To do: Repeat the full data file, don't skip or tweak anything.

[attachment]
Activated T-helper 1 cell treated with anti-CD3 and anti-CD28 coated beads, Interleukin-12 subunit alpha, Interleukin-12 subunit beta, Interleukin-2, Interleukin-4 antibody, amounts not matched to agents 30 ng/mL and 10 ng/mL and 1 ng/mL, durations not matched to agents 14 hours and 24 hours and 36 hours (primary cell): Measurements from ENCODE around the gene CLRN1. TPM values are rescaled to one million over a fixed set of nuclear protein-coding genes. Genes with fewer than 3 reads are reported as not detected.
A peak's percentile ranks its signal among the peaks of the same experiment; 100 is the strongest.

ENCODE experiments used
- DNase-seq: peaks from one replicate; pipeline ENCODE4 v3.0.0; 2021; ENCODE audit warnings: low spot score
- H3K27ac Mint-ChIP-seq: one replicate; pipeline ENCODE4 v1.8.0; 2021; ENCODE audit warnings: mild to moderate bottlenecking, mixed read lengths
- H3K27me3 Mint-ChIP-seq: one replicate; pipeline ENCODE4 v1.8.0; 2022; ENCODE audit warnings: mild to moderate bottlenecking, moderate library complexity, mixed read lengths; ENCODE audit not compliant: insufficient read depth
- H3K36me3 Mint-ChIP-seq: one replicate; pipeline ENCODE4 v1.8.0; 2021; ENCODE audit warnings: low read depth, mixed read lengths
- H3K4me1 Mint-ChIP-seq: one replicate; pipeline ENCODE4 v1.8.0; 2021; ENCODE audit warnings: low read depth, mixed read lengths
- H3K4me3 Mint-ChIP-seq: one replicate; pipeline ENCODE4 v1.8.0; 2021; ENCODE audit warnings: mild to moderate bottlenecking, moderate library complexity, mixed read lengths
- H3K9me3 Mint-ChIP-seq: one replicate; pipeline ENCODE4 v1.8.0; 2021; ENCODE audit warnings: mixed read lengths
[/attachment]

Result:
Activated T-helper 1 cell treated with anti-CD3 and anti-CD28 coated beads, Interleukin-12 subunit alpha, Interleukin-12 subunit beta, Interleukin-2, Interleukin-4 antibody, amounts not matched to agents 30 ng/mL and 10 ng/mL and 1 ng/mL, durations not matched to agents 14 hours and 24 hours and 36 hours (primary cell): Measurements from ENCODE around the gene CLRN1. TPM values are rescaled to one million over a fixed set of nuclear protein-coding genes. Genes with fewer than 3 reads are reported as not detected.
A peak's percentile ranks its signal among the peaks of the same experiment; 100 is the strongest.

ENCODE experiments used
- DNase-seq: peaks from one replicate; pipeline ENCODE4 v3.0.0; 2021; ENCODE audit warnings: low spot score
- H3K27ac Mint-ChIP-seq: one replicate; pipeline ENCODE4 v1.8.0; 2021; ENCODE audit warnings: mild to moderate bottlenecking, mixed read lengths
- H3K27me3 Mint-ChIP-seq: one replicate; pipeline ENCODE4 v1.8.0; 2022; ENCODE audit warnings: mild to moderate bottlenecking, moderate library complexity, mixed read lengths; ENCODE audit not compliant: insufficient read depth
- H3K36me3 Mint-ChIP-seq: one replicate; pipeline ENCODE4 v1.8.0; 2021; ENCODE audit warnings: low read depth, mixed read lengths
- H3K4me1 Mint-ChIP-seq: one replicate; pipeline ENCODE4 v1.8.0; 2021; ENCODE audit warnings: low read depth, mixed read lengths
- H3K4me3 Mint-ChIP-seq: one replicate; pipeline ENCODE4 v1.8.0; 2021; ENCODE audit warnings: mild to moderate bottlenecking, moderate library complexity, mixed read lengths
- H3K9me3 Mint-ChIP-seq: one replicate; pipeline ENCODE4 v1.8.0; 2021; ENCODE audit warnings: mixed read lengths